Democrats Still Planning to Go at it Alone if Infrastructure Deal Isn't Reached in 1 Week

Democrats in the House and Senate are still planning to prepare a package alone if a bipartisan infrastructure deal is not reached in one week to 10 days.

House Budget Committee Chairman Rep. John Yarmuth, D-Ky., said if the bipartisan talks fail, "it's full steam ahead" on a package the committee is preparing for President Joe Biden's proposals of the American Jobs Plan and the American Families Plan to develop infrastructure for roads and highways as well as resources for U.S. families.

The Democrats' package could be ready for consideration as soon as July. Special reconciliation rules would allow for the possibility of the package being passed without Republicans having a say.

For more reporting from the Associated Press, see below:

Chairman of the House Budget Committee Yarmuth
Rep. John Yarmuth (D-Ky.), Chairman of the House Budget Committee, speaks to reporters after a House Democratic Caucus meeting in the Capitol Visitor Center on Tuesday in Washington, DC. Democrats are still planning to forge ahead alone if a bipartisan infrastructure deal is not reached in one week to ten days. Anna Moneymaker/Getty Images

The White House plans to give the bipartisan infrastructure negotiations another week to 10 days before assessing next steps, which could include pursuing a Democrats-only approach to pass President Joe Biden's sweeping jobs and families investment plans.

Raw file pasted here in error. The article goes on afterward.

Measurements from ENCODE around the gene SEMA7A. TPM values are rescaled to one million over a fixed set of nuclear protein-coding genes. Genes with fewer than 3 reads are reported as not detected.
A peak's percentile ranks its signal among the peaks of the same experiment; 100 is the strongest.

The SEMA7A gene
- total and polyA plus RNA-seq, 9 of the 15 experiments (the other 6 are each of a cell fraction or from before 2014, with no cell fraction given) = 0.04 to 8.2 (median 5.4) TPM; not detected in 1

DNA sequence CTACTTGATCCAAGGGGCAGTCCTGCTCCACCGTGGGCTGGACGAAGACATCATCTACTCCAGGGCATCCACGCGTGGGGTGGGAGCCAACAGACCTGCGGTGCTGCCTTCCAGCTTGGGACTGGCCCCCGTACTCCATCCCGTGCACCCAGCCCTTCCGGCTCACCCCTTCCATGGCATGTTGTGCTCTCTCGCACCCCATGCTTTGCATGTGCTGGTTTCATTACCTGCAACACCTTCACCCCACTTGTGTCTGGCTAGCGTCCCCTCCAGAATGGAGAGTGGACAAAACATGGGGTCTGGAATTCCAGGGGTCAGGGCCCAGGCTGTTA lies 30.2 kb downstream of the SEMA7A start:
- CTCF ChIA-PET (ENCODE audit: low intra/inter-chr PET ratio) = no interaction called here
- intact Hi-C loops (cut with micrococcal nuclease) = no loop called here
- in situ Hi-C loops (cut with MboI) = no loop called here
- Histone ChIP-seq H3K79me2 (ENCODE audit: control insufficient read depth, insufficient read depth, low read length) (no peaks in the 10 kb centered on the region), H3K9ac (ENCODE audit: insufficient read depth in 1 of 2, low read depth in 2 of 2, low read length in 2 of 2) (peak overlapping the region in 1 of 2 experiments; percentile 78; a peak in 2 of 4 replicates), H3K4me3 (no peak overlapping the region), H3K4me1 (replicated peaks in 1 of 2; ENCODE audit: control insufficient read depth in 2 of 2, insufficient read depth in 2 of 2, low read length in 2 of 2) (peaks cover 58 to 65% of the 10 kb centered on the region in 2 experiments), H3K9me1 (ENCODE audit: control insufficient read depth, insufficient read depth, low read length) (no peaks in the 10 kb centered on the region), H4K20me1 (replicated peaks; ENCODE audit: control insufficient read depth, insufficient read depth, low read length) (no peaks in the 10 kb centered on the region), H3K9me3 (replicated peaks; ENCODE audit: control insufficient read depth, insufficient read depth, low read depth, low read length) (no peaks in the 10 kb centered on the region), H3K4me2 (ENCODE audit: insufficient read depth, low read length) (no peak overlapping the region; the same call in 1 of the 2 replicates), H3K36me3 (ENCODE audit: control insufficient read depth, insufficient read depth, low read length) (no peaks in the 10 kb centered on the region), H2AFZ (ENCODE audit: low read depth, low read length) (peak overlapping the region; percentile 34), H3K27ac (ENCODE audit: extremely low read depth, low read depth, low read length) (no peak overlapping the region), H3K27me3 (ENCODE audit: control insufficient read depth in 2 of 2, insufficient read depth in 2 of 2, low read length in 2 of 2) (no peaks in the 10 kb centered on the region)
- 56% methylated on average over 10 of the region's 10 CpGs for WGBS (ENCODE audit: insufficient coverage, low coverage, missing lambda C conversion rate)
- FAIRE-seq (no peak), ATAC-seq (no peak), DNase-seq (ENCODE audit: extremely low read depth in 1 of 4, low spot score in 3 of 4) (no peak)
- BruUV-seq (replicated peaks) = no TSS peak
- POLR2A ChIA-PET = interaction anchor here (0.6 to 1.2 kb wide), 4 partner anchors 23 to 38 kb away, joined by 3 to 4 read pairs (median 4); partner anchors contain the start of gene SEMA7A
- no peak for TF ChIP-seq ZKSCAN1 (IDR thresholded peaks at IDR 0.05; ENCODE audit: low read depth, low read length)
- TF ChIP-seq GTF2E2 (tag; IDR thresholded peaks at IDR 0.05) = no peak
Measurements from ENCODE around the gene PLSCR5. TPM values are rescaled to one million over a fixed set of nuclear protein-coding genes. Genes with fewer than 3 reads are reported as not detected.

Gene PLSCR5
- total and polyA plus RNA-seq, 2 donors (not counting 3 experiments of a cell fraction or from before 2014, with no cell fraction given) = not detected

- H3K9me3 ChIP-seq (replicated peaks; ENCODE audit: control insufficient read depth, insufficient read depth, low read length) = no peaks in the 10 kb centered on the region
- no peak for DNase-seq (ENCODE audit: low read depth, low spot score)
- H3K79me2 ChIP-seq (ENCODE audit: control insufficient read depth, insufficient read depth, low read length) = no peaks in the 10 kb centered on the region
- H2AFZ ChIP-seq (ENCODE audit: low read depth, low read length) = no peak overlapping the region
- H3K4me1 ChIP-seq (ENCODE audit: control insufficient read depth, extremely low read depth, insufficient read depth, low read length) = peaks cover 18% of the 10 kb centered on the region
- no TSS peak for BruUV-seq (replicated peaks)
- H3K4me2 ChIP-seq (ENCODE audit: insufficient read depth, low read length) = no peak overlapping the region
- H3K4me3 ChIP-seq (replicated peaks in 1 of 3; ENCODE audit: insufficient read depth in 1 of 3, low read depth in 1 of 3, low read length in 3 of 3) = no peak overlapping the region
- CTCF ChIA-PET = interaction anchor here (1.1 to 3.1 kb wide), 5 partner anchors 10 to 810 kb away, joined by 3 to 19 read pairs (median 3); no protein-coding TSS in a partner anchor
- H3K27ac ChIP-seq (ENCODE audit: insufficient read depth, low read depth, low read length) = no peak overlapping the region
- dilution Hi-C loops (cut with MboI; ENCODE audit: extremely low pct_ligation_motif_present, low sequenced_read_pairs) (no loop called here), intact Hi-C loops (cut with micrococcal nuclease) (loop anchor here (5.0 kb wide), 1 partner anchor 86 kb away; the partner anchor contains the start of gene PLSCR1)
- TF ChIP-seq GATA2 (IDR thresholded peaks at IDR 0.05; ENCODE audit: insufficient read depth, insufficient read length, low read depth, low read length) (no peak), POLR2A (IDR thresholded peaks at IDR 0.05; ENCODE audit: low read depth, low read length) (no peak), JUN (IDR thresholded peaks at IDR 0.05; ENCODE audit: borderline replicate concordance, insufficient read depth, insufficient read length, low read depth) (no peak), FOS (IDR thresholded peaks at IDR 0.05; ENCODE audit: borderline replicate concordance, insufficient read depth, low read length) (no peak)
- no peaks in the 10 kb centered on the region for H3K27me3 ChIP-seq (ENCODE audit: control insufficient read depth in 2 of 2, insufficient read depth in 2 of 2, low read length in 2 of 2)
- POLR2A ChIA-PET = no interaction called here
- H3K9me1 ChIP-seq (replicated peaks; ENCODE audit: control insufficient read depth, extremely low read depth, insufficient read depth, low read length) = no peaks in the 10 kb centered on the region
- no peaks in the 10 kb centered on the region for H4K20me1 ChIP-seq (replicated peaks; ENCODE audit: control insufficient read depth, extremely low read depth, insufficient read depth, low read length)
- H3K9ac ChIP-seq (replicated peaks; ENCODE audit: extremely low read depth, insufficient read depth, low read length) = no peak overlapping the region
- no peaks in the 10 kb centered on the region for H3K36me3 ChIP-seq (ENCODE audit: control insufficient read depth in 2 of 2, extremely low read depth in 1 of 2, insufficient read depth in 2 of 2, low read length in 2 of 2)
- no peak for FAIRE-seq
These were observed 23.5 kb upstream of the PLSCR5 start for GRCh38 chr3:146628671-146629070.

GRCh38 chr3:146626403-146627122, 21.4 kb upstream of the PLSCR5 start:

House Democrats were told about the administration's latest thinking during a closed session Tuesday. Yarmuth said the White House's chief of staff Steve Ricchetti relayed the timeline to lawmakers as talks have been underway with a group of 10 senators devising a nearly $1 trillion proposal.

A person granted anonymity to discuss the closed-door session confirmed the administration's comments.

"Neither precludes the other," Yarmuth said.

The package being prepared by the House Budget Committee would include Biden's ambitious proposals to build not just roads and highways, but also the so-called human infrastructure of child care, veterans care and education facilities.

The updated timeline comes as Biden is overseas but his top legislative priority is teetering in Congress. The president and the Democratic leaders of the House and Senate have been engaged in a two-track strategy—reaching for a bipartisan deal with Republicans but also setting the stage for a potential go-it-alone strategy in case talks fail.

A bipartisan group of 10 senators has narrowed on a nearly $1 trillion deal of mainly road, highway and other traditional infrastructure projects, but without the family-related investments in child care centers and other facilities that Republicans reject as costly and unnecessary.

On Tuesday, the Republicans in the bipartisan group are expected to present the proposal to their GOP colleagues at a closed-door Senate lunch.

The effort by the bipartisan group, five Democrats and five Republicans, has come far in meeting Biden's initial ideas, but the senators and the president remain far apart over how to pay for the plan.

Biden has proposed raising the corporate tax rate, from 21 percent to 28 percent, to pay for infrastructure investments. Under the bipartisan proposal, the projects would be funded by tapping unspent COVID-19 relief funds, increasing the gas tax paid at the pump by linking it to inflation and trying to recoup unpaid income taxes.

House Budget Committee Chairman John Yarmuth
House Budget Committee Chairman John Yarmuth, D-Ky., pauses for reporters after meeting with the House Democratic Caucus and Biden administration officials to discuss progress on an infrastructure bill, at the Capitol in Washington, on Tuesday. J. Scott Applewhite/AP Photo